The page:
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The Last Full Measure of Devotion
An Essay by NPR's Scott Simon

audio Listen to Scott Simon's commentary on the new heroes discovered this week.

Scott Simon
Scott Simon

After this week, we'll probably be reluctant to call people who can dunk a basketball or play a cowboy convincingly a "hero." These people can be talented, tough, and even brave. But this week, we have seen genuine heroes. Most of them have familiar-looking but unfamous faces. Caked with ash, sweat, tears, and blood, they are the firefighters, police officers, ambulance workers, and emergency crews who rushed up the forbidding stairs of burning buildings when the World Trade Center and the Pentagon were pierced by airplanes and began to burn.

While thousands of people tried to run from the blast to seek shelter and safety, they ran willingly into the fire and smoke and glass. A couple of hundred firefighters and 40 police officers may have died in that kind of wreckage. Peter Ganci was New York's fire chief, 54 years old and a father of two other firefighters. William Feehan, a deputy fire commissioner, was 71. As much as any solider, they died in the line of fire.

Maybe it's unwise for any journalist to call any politician a hero. But I am pressed to find another word for Mayor Rudolph Giuliani. This week, he became what amounts to a wartime leader, walking bravely over rubble, cheering shattered hearts, vowing that the city would survive. This week, America needed a jolt of New York nerve and moxy in its blood. Mayor Giuliani reminded us of the tough and beautiful stuff of which New York is made.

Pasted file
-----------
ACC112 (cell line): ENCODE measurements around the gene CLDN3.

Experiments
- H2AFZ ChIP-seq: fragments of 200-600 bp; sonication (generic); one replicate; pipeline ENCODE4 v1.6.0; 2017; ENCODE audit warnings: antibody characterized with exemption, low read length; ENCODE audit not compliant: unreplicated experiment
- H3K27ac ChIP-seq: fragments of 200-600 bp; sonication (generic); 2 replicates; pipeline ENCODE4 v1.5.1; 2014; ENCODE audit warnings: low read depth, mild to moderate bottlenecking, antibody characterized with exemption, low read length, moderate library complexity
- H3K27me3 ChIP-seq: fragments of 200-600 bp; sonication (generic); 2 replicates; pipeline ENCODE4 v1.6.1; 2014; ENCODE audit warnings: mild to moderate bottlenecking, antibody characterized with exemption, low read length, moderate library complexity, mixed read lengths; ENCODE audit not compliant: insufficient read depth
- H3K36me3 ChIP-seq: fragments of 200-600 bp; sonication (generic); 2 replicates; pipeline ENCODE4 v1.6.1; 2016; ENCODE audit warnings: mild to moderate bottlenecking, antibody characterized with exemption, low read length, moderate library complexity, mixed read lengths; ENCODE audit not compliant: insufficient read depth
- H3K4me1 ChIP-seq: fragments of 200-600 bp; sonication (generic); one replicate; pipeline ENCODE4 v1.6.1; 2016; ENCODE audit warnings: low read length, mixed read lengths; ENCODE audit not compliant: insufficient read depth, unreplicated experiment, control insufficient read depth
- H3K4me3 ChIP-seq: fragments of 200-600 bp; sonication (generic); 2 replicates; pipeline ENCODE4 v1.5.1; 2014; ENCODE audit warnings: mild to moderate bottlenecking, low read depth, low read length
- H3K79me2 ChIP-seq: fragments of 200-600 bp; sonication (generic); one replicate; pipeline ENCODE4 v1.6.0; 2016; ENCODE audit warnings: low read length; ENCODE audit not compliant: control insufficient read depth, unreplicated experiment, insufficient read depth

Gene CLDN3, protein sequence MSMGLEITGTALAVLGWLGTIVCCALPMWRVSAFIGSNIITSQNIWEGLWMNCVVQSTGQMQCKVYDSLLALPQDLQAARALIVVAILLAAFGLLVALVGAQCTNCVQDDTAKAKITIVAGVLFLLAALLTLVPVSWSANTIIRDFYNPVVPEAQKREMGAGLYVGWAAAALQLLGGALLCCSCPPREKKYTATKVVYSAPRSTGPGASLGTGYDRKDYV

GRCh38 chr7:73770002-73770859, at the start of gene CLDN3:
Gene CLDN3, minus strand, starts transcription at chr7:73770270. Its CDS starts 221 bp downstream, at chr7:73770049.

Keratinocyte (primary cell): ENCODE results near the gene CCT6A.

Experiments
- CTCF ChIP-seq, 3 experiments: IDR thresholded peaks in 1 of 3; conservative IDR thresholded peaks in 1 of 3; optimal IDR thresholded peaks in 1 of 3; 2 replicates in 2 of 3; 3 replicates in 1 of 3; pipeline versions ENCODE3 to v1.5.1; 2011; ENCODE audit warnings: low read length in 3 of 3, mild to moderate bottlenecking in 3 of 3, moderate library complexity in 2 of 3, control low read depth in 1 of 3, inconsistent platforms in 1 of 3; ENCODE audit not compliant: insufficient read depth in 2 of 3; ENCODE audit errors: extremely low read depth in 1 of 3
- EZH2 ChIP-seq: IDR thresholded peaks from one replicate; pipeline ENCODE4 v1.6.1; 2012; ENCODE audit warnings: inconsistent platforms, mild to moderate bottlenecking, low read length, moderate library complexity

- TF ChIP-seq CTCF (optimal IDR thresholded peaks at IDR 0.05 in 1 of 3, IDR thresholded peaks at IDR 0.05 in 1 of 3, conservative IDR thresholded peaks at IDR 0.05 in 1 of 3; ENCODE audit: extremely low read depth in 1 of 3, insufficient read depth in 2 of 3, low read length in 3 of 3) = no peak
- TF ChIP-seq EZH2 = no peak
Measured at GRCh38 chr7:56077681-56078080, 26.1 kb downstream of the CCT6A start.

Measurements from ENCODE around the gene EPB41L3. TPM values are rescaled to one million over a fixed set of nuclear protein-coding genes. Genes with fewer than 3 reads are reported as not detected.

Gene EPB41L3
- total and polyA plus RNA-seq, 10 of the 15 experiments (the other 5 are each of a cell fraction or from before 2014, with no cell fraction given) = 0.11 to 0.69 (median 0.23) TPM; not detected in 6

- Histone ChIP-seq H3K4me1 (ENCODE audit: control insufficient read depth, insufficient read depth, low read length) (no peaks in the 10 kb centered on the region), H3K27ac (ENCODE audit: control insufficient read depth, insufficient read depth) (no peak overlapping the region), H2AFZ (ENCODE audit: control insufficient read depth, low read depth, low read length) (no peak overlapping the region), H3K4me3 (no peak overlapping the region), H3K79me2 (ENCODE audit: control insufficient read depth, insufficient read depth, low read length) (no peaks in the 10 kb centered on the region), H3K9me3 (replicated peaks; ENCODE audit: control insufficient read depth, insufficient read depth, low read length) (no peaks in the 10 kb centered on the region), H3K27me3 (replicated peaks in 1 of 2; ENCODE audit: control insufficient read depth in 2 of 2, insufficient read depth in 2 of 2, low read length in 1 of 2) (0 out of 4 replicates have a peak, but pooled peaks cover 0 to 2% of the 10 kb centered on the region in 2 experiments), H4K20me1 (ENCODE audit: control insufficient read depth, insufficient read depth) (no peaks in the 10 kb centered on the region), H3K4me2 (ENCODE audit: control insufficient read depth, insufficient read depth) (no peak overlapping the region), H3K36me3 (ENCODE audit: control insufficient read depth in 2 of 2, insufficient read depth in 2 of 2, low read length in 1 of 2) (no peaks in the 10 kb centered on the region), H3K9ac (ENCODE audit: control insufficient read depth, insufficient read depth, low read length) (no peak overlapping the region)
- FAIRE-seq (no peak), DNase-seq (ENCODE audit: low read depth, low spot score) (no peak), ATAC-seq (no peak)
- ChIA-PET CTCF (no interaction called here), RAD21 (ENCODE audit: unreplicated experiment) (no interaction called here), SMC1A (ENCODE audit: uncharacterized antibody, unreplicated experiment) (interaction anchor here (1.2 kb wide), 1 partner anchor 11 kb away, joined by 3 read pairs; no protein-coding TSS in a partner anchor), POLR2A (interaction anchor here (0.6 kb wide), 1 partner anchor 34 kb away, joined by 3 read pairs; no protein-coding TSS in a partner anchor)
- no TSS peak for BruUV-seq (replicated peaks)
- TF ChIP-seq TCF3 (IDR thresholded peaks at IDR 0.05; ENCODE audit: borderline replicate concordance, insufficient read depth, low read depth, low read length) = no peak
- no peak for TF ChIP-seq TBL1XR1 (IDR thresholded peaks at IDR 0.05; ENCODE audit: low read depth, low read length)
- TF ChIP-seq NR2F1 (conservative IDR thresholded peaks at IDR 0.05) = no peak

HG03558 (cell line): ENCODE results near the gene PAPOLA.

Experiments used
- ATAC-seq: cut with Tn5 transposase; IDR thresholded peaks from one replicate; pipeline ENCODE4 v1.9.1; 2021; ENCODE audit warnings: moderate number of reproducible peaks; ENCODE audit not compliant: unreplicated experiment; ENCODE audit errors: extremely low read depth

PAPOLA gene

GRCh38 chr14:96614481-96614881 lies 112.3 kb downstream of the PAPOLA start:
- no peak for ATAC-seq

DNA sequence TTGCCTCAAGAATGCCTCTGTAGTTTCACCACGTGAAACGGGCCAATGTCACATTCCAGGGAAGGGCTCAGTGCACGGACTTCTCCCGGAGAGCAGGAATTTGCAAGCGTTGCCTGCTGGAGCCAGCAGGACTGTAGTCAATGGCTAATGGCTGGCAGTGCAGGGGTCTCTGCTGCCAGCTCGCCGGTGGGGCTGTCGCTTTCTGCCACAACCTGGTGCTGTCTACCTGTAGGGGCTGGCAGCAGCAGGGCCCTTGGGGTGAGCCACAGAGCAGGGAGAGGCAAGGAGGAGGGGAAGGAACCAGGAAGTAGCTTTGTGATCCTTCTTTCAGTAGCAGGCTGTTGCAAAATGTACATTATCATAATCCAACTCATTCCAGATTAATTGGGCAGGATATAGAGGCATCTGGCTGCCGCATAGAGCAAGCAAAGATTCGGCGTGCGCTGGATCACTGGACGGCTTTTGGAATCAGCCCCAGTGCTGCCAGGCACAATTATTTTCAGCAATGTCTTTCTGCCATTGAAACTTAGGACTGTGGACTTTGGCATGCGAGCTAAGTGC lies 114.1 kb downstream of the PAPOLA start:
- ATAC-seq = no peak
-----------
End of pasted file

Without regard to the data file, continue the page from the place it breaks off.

There are, of course, many more heroes: construction workers lifting crushing steel with their hands and arms to try to answer the call of people trapped in rubble, soldiers called to duty, volunteers who have driven overnight to offer the simplest and most necessary human gifts to keep life going -- food, clothing, kindness.

And then there are the passengers aboard United Airlines Flight 93. When they learned that the hijacking of their plane was part of a plot to bomb some of America's most famous emblems, some of the passengers determined to stop them. Several passengers called loved one from air. They described the hijackers and their plans and said that though they would probably die themselves, they would die trying to keep their plane from killing others.

When the plane came down in western Pennsylvania, it crashed into an unpopulated field. As much as anyone who fell in battle at Normandy or Gettysburg, the people aboard Flight 93 were heroes. They saw the chance to save life as a gift and gave their own. They gave their family, friends, total strangers -- gave their country what Lincoln called at Gettysburg the last full measure of devotion.